We have written about nonivasive prenatal testing (NIPT) on this blog several times. Because they are so new, the landscape around these tests is continually evolving. The American College of Obstetricians and Gynecologists (ACOG) published guidelines on these tests in December of last year. Just this week, the American College of Medical Genetics and Genomics (ACMG) released its policy statement on the same topic. Note that the ACMG refers to these tests as "noninvasive prenatal screening" (NIPS) tests to emphasize that this is what they are: screening, not diagnostic tests.
The ACMG calls for caution before these tests become widely integrated into prenatal care due to the current lack of data obtained from prospective clinical trials. While they acknowledge that NIPS tests have high sensitivity and specificity there are limitations to the technology and false-positive and false-negative results do occur.
A particular concern, and one that doesn't get as much attention as it should, is that most of the fetal DNA in the mother's blood sample originates from the placenta and not the fetus and it may not accurately reflect the fetal karyotype. They emphasize (as have others), that abnormal NIPS test results must be confirmed by invasive diagnostic tests such as amniocentesis.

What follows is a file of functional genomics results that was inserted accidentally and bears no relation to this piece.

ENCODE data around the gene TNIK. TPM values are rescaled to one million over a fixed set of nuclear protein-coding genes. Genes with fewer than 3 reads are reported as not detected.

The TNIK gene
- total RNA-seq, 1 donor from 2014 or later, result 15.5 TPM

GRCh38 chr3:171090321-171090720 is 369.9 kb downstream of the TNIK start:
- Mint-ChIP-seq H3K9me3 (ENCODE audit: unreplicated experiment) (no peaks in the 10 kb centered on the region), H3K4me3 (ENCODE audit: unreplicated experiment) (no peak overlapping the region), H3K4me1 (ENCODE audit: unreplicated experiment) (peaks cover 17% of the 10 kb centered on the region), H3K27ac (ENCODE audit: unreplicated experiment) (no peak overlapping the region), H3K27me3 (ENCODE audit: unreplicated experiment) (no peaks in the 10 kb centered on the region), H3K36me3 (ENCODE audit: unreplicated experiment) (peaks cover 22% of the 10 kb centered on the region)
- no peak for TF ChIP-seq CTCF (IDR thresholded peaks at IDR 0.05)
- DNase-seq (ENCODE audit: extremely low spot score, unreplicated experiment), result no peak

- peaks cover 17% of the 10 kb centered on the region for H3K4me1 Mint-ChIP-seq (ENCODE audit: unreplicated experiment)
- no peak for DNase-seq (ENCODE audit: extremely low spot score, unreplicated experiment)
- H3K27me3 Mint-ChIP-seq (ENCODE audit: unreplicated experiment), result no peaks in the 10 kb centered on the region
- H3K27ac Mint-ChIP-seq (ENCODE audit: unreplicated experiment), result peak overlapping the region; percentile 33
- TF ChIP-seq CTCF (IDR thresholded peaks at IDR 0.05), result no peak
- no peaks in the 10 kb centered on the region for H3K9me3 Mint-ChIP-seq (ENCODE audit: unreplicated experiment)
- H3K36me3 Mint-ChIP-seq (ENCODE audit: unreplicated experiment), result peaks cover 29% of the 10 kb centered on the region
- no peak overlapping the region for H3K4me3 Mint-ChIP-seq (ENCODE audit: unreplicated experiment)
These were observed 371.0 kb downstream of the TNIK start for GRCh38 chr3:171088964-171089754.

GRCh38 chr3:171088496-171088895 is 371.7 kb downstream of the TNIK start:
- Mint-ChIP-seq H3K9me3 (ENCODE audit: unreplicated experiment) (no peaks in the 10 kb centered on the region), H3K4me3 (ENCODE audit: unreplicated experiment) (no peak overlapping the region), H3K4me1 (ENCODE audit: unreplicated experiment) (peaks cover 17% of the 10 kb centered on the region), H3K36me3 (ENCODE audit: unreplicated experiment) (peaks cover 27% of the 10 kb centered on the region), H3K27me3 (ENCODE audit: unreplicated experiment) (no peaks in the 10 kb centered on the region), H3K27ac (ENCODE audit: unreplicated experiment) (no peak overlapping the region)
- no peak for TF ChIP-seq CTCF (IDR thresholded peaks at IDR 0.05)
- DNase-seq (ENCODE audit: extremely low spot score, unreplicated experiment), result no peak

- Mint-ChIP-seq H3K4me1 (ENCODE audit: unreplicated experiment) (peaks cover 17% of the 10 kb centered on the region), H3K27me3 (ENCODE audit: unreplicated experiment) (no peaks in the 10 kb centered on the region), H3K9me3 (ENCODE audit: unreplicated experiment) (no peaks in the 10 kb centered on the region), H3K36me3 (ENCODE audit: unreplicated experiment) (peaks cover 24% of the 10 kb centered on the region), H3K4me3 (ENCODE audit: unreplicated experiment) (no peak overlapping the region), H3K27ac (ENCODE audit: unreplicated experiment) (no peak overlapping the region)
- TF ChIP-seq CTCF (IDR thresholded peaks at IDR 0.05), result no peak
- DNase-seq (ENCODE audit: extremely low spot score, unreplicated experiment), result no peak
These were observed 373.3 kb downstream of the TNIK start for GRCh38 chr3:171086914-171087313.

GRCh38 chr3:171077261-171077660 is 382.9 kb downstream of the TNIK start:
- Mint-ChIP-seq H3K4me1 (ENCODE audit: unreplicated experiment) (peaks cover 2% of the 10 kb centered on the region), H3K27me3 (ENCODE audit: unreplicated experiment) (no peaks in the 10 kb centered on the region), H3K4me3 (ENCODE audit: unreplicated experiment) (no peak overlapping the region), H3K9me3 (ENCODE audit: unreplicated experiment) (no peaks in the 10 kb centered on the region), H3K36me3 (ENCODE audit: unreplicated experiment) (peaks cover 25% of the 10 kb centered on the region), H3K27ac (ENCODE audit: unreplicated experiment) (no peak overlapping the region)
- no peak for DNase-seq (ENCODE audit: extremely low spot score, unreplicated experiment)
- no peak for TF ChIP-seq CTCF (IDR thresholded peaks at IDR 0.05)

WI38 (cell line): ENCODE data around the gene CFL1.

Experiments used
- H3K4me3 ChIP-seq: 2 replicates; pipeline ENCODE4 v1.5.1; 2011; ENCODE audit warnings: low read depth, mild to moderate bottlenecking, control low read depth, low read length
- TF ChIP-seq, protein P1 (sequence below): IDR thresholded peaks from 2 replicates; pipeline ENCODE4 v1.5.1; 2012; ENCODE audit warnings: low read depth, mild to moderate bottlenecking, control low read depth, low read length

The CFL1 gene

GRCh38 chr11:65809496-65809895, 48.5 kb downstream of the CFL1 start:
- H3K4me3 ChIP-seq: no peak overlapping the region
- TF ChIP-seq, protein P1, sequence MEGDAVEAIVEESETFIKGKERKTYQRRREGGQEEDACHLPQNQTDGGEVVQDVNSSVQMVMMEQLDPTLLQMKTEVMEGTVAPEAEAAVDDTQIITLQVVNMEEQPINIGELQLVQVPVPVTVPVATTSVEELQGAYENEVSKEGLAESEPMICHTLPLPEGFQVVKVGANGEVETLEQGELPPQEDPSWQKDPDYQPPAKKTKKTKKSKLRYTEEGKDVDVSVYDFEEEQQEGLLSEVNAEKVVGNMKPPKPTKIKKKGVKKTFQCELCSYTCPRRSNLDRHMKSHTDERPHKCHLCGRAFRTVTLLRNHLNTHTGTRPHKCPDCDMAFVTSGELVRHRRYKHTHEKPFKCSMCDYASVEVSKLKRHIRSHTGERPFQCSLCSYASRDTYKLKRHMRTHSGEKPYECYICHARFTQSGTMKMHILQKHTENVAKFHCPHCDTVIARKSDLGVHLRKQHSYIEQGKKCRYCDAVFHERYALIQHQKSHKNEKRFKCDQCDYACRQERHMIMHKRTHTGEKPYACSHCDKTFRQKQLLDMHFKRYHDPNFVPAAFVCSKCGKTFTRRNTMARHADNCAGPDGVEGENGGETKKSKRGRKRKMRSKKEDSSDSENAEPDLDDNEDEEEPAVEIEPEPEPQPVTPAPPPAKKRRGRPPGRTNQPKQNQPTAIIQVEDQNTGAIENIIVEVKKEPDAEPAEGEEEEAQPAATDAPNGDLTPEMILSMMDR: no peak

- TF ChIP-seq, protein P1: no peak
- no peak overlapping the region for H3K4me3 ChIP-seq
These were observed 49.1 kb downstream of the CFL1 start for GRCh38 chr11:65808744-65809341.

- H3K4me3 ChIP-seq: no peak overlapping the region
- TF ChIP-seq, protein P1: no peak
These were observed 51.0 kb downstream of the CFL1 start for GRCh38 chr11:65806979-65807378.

The policy statement also lists several limitations to NIPS tests. Among them:
- They only detect aneuploidies (and some detect sex chromosome abnormalities).
- Certain chromosome abnormalities are not detected.
- The tests take longer to perform and result than more well-established tests.
- Data on the performance of the tests in twin and triplet pregnancies is not well established.
A recent paper published in the journal Obstetrics and Gynecology has a similar ring to it. The authors make several interesting observations:
- First, they point out that well-established tests were developed in academic settings and came into use gradually and only after independent clinical studies generated data to support their use. In contrast, NIPT (also developed in academic settings) was quickly licensed to commercial enterprises that have brought them to market without FDA review (as these are "lab-developed tests," FDA appoval is not required).
- From the analytical perspective, there are currently no guidelines regarding quality control and quality assurance for NIPT; a vital component of any lab test.
- The performance of NIPT in actual clinical practice settings (i.e. not a clinical study) is currently not well known or documented. This is especially true for populations of women that have not been represented in the clinical studies (e.g. woman at low risk for having a fetus with an aneuploidy).
- The more well-established tests are able to detect fetal anomalies besides aneuploidy (e.g. open neural tube defects).
The authors also reflect on how NIPT should be incorporated into clinical care. They agree with the ACOG recommendations that the tests should not be offered to low-risk women but they go a bit further and state that the most appropriate use of NIPT is as a second screening test used for those who have an abnormal result from convential, more well-established screening tests. The latter point is something I have commented on before and I could not be in more complete agreement.